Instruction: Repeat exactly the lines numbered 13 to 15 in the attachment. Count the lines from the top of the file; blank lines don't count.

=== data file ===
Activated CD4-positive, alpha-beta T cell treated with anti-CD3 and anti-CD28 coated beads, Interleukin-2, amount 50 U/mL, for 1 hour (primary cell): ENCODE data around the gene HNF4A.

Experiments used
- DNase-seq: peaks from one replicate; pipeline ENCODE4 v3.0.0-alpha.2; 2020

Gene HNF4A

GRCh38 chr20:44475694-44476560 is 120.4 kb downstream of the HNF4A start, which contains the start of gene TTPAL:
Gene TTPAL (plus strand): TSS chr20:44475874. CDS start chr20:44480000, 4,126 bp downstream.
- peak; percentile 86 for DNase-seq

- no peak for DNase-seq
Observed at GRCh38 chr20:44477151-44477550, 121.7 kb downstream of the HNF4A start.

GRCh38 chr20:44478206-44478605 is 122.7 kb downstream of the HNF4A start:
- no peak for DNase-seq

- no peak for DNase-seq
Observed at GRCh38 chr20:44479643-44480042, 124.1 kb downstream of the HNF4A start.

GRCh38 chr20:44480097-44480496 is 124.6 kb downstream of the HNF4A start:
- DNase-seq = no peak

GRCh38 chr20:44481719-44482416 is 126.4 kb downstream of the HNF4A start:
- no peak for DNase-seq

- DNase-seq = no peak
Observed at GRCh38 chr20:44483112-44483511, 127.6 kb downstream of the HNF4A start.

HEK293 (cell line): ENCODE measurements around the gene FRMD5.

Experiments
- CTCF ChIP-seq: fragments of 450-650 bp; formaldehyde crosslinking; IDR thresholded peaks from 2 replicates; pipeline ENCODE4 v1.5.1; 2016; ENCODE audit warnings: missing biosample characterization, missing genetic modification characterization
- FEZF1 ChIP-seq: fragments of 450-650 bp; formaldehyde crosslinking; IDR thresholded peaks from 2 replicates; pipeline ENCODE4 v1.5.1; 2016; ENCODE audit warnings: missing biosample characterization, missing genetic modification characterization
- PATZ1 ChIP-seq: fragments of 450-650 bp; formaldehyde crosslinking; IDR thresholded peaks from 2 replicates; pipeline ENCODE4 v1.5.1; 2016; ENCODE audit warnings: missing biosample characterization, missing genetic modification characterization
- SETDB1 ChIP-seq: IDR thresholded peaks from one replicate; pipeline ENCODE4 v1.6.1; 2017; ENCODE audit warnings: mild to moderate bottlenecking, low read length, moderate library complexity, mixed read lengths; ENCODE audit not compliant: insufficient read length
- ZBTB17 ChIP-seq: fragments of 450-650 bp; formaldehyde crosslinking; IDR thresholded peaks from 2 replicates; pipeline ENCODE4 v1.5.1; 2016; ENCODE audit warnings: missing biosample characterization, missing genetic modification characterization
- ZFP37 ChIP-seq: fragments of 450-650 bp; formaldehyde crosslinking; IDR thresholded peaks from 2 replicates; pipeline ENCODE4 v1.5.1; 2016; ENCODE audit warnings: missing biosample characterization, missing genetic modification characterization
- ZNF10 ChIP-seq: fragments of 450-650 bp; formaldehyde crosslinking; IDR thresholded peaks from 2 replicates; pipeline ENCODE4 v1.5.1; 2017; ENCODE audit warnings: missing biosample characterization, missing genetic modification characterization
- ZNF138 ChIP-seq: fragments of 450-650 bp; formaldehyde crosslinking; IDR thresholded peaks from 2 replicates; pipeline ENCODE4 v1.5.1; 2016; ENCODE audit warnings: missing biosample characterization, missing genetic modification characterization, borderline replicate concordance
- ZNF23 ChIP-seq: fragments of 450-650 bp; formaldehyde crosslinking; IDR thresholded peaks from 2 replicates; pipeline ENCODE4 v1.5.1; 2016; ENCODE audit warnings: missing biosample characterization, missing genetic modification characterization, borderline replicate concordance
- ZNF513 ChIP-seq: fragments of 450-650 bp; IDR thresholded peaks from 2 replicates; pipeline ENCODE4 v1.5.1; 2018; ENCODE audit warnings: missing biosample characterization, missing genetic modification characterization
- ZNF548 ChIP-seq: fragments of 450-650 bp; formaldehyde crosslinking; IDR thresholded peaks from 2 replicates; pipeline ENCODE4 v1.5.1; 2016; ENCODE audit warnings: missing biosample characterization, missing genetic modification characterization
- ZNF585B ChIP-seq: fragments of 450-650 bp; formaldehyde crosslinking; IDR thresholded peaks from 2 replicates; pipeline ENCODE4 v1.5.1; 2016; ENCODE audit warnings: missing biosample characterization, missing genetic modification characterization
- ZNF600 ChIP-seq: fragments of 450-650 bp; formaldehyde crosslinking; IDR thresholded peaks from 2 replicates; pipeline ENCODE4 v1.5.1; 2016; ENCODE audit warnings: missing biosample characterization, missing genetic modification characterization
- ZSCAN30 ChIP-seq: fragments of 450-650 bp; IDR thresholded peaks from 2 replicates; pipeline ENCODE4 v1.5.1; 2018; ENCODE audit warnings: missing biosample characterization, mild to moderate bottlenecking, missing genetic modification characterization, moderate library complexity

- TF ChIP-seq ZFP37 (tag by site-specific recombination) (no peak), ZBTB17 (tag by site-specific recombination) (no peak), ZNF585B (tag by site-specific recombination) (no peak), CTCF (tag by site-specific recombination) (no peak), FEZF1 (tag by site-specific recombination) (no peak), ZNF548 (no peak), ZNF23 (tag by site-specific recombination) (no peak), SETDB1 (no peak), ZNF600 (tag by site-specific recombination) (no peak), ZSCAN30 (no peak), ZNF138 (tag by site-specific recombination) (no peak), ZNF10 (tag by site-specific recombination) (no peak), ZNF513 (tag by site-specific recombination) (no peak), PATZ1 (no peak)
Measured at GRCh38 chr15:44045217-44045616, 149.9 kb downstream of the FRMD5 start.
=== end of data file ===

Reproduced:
Observed at GRCh38 chr20:44479643-44480042, 124.1 kb downstream of the HNF4A start.

GRCh38 chr20:44480097-44480496 is 124.6 kb downstream of the HNF4A start:
- DNase-seq = no peak